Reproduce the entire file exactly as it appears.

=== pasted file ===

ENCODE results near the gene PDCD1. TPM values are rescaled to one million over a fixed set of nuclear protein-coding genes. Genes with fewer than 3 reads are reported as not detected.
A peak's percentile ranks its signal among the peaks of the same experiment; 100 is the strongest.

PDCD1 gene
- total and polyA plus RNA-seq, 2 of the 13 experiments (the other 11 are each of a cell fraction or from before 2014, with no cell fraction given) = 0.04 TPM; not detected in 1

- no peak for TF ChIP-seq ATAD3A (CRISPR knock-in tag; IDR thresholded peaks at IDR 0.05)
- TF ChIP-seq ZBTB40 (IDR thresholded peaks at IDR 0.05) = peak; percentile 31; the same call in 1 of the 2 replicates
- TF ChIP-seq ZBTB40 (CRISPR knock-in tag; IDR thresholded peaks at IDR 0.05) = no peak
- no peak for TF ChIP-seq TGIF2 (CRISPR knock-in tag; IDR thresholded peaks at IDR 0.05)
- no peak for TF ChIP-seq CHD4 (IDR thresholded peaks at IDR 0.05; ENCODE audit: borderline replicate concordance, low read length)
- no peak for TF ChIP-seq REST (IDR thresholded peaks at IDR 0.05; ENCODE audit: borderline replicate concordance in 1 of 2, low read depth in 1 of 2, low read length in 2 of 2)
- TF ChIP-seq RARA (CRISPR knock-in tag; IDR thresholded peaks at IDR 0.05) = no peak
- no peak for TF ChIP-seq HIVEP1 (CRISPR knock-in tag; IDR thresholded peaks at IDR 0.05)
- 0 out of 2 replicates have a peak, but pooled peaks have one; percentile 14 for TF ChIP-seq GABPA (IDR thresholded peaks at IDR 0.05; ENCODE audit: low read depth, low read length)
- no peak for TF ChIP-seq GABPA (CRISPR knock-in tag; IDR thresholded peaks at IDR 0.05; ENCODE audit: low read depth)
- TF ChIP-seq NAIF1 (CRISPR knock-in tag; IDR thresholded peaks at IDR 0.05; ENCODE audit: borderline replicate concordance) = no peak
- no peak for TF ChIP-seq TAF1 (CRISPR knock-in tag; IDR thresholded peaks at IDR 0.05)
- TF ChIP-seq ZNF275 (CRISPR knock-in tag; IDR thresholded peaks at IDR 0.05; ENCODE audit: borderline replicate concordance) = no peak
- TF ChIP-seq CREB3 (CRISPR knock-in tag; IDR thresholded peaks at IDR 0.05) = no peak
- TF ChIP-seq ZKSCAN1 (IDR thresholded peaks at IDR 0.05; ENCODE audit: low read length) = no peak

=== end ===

ENCODE results near the gene PDCD1. TPM values are rescaled to one million over a fixed set of nuclear protein-coding genes. Genes with fewer than 3 reads are reported as not detected.
A peak's percentile ranks its signal among the peaks of the same experiment; 100 is the strongest.

PDCD1 gene
- total and polyA plus RNA-seq, 2 of the 13 experiments (the other 11 are each of a cell fraction or from before 2014, with no cell fraction given) = 0.04 TPM; not detected in 1

- no peak for TF ChIP-seq ATAD3A (CRISPR knock-in tag; IDR thresholded peaks at IDR 0.05)
- TF ChIP-seq ZBTB40 (IDR thresholded peaks at IDR 0.05) = peak; percentile 31; the same call in 1 of the 2 replicates
- TF ChIP-seq ZBTB40 (CRISPR knock-in tag; IDR thresholded peaks at IDR 0.05) = no peak
- no peak for TF ChIP-seq TGIF2 (CRISPR knock-in tag; IDR thresholded peaks at IDR 0.05)
- no peak for TF ChIP-seq CHD4 (IDR thresholded peaks at IDR 0.05; ENCODE audit: borderline replicate concordance, low read length)
- no peak for TF ChIP-seq REST (IDR thresholded peaks at IDR 0.05; ENCODE audit: borderline replicate concordance in 1 of 2, low read depth in 1 of 2, low read length in 2 of 2)
- TF ChIP-seq RARA (CRISPR knock-in tag; IDR thresholded peaks at IDR 0.05) = no peak
- no peak for TF ChIP-seq HIVEP1 (CRISPR knock-in tag; IDR thresholded peaks at IDR 0.05)
- 0 out of 2 replicates have a peak, but pooled peaks have one; percentile 14 for TF ChIP-seq GABPA (IDR thresholded peaks at IDR 0.05; ENCODE audit: low read depth, low read length)
- no peak for TF ChIP-seq GABPA (CRISPR knock-in tag; IDR thresholded peaks at IDR 0.05; ENCODE audit: low read depth)
- TF ChIP-seq NAIF1 (CRISPR knock-in tag; IDR thresholded peaks at IDR 0.05; ENCODE audit: borderline replicate concordance) = no peak
- no peak for TF ChIP-seq TAF1 (CRISPR knock-in tag; IDR thresholded peaks at IDR 0.05)
- TF ChIP-seq ZNF275 (CRISPR knock-in tag; IDR thresholded peaks at IDR 0.05; ENCODE audit: borderline replicate concordance) = no peak
- TF ChIP-seq CREB3 (CRISPR knock-in tag; IDR thresholded peaks at IDR 0.05) = no peak
- TF ChIP-seq ZKSCAN1 (IDR thresholded peaks at IDR 0.05; ENCODE audit: low read length) = no peak